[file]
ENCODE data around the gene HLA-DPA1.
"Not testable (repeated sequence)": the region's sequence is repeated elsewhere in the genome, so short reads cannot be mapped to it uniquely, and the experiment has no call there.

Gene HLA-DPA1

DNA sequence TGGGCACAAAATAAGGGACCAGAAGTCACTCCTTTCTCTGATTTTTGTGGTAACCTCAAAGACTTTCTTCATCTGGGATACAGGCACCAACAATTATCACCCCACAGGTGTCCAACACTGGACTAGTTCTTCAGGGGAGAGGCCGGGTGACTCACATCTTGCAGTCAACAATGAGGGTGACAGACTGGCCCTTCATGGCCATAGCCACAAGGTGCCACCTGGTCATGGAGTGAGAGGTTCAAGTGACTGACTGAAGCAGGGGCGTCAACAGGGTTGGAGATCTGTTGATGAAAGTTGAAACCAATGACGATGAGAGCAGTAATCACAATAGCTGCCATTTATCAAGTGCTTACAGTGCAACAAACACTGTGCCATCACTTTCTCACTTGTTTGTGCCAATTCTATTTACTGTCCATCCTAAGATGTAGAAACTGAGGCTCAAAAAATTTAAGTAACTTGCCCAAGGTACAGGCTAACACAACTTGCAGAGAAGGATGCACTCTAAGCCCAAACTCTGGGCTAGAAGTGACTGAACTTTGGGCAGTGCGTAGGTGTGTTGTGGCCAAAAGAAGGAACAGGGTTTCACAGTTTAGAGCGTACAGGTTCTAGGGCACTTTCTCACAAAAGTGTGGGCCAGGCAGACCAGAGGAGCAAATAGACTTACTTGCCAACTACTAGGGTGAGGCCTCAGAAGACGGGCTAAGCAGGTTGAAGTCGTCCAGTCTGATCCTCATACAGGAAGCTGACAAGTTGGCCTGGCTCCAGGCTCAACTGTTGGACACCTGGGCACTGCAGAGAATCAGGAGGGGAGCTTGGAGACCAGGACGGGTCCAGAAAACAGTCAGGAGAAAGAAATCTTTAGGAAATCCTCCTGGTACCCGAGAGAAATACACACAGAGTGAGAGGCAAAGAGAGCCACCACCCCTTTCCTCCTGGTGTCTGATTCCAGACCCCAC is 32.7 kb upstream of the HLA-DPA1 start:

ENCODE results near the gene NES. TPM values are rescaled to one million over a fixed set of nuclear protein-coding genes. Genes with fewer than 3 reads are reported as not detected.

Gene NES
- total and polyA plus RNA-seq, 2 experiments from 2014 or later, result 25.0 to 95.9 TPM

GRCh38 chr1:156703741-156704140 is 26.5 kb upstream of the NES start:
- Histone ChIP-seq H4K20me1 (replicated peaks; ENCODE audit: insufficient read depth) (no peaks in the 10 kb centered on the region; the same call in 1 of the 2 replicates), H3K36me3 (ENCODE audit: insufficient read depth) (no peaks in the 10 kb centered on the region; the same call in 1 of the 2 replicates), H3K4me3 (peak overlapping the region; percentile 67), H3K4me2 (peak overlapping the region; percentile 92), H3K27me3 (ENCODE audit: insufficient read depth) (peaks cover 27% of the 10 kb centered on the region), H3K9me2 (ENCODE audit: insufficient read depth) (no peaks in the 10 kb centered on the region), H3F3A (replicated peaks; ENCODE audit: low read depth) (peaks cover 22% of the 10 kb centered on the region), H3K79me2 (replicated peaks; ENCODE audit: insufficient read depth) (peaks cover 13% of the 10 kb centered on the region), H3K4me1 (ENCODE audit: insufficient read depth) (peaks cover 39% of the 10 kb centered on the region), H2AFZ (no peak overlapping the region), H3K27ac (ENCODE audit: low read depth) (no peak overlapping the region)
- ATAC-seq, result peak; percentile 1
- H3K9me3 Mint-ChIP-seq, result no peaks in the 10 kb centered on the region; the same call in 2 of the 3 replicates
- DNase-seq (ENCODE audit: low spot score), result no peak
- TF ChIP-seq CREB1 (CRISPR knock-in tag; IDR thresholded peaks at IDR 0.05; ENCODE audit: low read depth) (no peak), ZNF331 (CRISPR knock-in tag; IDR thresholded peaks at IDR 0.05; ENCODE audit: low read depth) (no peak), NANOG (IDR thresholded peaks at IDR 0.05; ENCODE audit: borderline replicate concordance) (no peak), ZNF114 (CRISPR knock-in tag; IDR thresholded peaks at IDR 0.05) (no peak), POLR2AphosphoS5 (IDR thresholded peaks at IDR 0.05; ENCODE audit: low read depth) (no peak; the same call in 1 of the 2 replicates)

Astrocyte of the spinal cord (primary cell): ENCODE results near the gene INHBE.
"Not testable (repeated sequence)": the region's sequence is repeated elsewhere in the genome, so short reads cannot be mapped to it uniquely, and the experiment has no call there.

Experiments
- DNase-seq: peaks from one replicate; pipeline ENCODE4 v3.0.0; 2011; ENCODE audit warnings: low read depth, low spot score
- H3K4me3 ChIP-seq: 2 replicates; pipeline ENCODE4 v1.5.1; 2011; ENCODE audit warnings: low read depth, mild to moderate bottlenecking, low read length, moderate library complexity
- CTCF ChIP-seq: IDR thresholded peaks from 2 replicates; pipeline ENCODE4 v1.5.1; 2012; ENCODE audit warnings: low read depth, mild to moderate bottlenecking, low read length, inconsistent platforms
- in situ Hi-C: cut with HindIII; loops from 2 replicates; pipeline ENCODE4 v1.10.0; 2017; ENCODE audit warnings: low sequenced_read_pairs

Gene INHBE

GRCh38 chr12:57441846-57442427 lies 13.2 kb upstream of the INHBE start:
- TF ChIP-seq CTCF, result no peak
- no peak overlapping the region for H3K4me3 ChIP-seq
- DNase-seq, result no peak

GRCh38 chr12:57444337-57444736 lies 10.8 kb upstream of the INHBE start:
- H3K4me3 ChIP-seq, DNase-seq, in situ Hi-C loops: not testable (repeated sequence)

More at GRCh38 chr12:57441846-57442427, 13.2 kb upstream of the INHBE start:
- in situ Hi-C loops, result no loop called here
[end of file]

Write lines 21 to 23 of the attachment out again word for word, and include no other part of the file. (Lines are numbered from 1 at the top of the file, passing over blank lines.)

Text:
Gene INHBE

GRCh38 chr12:57441846-57442427 lies 13.2 kb upstream of the INHBE start:
- TF ChIP-seq CTCF, result no peak